When Frances moved into her new home 60 years ago, a neighbor presented her with a cutting of a short, pink-flowering perennial. The plant had no name. It remained anonymous until years later when a cutting of it was passed down to me and I recognized it as a member of the dianthus family. I still do not know its specific name.
When her daughter Suzanne purchased a home, Frances gave her a clump of that same plant with the advice that it was hardy and reliable. Years later, when my wife and I purchase our home, Suzanne, in turn, gave us a cutting of that same plant. Over time, when the clump in my garden grew to maturity, I too would begin to hand out cuttings to all my friends and neighbors. The perennial was truly rugged and very well suited to our climate here in USDA Zone 4.
Prior to receiving that gift, I had not been very successful growing this family of plants. As a teenager, I had ordered dianthus many times from mail-order catalogues but the strains that I received could not survive the Montreal winters of the 1960’s. However, this anonymous dianthus, passed down from generation to generation and from one friend to another, would prove to be very hardy.
Without thinking, I chose a very challenging sunny location for my cutting. I placed it in a prominent spot in a rock garden where the earth was really too well drained, Combined with the searing heat of the sun, the dense dry clay earth created a desert-like environment. Up until then, all that survived there had been vigorous weeds and insinuous wild flowers. How was I to know that dianthus is a drought loving plant and that I had made a wise decision?
In those days, I watered my garden nightly and nourished it with generous amounts of manufactured fertilizer. The dianthus seemed to have enjoyed all that pampering; by the end of summer, it had grown from a messy, scrawny, leggy cutting into a lush cloud-shaped carpet of silver-blue pinnate foliage. The dense mat it created became a weed-free oasis surrounded by a sea of wild flowers eager to invade but unable to do so.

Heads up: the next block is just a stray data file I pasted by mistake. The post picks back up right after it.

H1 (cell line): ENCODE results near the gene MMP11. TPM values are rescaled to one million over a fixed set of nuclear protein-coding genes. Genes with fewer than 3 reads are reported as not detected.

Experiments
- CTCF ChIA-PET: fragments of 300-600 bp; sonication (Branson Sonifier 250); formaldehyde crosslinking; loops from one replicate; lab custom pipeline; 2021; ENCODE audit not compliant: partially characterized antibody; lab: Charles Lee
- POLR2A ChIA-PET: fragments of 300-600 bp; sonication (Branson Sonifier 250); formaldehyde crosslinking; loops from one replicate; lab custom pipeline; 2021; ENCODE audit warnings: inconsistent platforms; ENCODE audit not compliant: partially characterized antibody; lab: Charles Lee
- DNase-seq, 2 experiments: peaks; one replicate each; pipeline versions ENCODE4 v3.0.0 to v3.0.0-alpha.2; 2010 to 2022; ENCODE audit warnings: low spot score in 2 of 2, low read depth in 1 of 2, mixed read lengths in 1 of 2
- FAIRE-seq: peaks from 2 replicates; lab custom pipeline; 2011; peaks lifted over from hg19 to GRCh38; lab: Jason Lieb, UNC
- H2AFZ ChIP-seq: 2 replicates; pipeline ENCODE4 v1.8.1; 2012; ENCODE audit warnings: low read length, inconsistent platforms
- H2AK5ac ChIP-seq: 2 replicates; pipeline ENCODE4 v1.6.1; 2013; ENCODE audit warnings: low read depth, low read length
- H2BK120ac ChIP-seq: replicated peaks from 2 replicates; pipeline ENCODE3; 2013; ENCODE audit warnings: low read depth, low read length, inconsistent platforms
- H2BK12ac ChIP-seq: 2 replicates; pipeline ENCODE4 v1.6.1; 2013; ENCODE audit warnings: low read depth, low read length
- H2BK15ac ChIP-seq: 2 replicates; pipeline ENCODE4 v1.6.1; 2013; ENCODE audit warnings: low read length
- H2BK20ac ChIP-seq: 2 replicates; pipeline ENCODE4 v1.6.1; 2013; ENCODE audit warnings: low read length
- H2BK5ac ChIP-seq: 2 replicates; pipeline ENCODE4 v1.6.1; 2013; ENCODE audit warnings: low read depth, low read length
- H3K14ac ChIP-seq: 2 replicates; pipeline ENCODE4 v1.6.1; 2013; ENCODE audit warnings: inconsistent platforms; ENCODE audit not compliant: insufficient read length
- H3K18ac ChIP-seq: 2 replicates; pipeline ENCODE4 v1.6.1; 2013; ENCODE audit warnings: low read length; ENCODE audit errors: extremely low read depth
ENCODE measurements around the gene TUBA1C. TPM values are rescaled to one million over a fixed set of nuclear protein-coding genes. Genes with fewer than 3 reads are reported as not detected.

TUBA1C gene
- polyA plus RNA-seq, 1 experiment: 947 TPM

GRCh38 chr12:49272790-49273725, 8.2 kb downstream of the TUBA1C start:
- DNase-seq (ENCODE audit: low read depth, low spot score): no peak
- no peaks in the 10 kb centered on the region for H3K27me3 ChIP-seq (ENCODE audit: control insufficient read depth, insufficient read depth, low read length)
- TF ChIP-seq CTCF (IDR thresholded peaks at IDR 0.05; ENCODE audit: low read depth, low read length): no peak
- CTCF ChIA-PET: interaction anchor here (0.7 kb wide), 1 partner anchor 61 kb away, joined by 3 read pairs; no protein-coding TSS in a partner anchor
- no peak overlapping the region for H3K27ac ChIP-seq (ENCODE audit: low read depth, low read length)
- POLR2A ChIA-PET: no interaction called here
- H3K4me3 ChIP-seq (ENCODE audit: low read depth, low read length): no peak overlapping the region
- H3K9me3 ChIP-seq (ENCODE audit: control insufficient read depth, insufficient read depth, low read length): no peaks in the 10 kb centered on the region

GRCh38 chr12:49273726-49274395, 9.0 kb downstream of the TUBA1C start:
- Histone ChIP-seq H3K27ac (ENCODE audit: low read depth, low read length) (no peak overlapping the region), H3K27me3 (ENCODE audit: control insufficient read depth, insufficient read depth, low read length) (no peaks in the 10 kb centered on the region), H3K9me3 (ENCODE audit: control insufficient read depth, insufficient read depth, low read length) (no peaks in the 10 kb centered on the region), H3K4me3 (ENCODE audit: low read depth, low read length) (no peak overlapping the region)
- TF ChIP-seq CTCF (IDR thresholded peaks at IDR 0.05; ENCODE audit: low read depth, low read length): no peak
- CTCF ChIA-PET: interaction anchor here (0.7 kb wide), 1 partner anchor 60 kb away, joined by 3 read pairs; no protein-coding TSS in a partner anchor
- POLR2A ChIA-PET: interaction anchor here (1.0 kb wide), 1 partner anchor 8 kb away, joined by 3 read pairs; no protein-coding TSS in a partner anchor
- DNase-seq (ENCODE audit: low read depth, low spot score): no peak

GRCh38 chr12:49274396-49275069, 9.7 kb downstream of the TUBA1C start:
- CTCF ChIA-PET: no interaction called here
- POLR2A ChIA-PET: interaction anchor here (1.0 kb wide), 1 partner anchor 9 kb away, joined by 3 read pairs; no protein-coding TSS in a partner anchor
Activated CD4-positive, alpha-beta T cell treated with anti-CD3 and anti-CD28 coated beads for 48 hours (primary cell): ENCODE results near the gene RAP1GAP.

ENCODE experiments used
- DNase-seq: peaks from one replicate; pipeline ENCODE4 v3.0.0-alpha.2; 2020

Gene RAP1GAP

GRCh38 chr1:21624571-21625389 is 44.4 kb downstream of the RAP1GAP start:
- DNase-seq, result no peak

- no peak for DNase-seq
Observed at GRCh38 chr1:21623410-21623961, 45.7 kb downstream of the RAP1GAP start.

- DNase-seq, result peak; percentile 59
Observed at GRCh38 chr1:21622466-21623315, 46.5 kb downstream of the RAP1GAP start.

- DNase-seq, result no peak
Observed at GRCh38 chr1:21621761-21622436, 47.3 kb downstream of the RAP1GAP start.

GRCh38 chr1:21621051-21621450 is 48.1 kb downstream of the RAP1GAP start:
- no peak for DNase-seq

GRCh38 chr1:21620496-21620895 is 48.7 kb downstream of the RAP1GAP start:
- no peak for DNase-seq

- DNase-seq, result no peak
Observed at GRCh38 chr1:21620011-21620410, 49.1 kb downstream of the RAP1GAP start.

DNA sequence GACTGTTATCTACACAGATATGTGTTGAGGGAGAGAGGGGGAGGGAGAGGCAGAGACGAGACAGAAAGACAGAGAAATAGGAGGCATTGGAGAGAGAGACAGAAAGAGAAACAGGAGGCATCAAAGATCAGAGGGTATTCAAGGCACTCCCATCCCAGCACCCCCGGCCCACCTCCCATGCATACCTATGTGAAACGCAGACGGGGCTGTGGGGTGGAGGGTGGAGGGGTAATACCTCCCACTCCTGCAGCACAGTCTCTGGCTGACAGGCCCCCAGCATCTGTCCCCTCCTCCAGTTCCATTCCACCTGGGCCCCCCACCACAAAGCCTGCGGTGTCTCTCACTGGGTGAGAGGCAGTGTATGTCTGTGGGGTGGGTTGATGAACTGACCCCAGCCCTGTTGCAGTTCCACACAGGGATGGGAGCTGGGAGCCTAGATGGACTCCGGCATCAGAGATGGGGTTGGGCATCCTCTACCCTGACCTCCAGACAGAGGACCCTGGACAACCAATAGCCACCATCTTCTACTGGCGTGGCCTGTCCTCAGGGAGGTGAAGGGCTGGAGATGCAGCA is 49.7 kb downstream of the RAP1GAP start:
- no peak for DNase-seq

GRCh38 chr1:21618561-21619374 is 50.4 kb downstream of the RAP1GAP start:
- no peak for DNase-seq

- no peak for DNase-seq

The following summer, that low-growing mound of pastel blue foliage produced a crop of baby-pink dianthus flowers, from which emanated a pungent, spicy aroma that intoxicated my brain. The sensory effect was euphoric. Previously, only the aroma of dwarf Korean lilacs had given me a similar sensation.
Inspired by this fantasy-like aromatic experience, I attacked the now-lush mound of dianthus in order to propagate it. I wanted to spread this source of pleasure throughout. After all, if one mound could be so powerful, surely several would be hypnotic.
Propagating dianthus was not an easy task because the makeup of the root ball is illusory. While the plant may spread in all directions, its roots are confined to a very spindly compact fortress at its center.
Suzanne had dug into the center of her plant to give me a viable cutting. I was more inclined to separate several strands of the plant from the root ball’s perimeter. Both methods result in the mother plant and its cuttings to appear ragged for a while, but it is worth the messiness to achieve a greater goal.
I also discovered that it is possible to remove strands of the plants with or without roots attached - it didn’t seem to matter. So rugged is this perennial that rootless pieces thrived and established themselves over time to produce lush plant mats even when placed into my dry, hot clay bed. As an added bonus, the spreading mats would eventually cascade over the boulders in the rock garden to create miniature waterfalls of plants, now silver blue and later baby pink.
After propagating, the front borders of my flowerbed shimmered with the silver blue trimming that is dianthus. I was delighted with the pungent aroma the plants produced in early summer. I was also pleased that the foliage did not turn brown in autumn; it held its blue-spruce color up until the first snowfall, when it disappeared – color intact - under a blanket of white.
The following season, when the warm spring sun melted the snow, the silver- blue foliage appeared to have been untouched by winter. It provided a pleasant surprise of color in the garden, when all else was still brown.
From many sources, I had learned that dianthus will rebloom during the summer if the first crop is dead headed. I tried to achieve that second flourish for many years until my body lost some of its flexibility. The flowers grow so close to the ground that some mature gardeners will find it challenging to engage in the heavy-duty crouching required for this task.
This is not a one-dead-head-at-a-time job either. The chore requires a hedge trimmer using one or several swoops to remove the miniature florets. A hand clipper will not do because there are too many tiny flowers to manicure.
However, in my experience, the second batch of blooms produced by the dead headed perennial was never as spectacular as the first. The bending and crouching required to produce the meager additional crop did not justified the hard work. Eventually, I gave up.
Long after I recived my first dianthus cutting, newer varieties began to appear on the market. Sadly, not one has proven to be as hardy or robust as the anonymous pink hand-me-down. In my growing zone, the newer botanical inventions tend to last only one or two seasons. There is something to be said for the good old reliable “heritage” perennials. They never disappoint.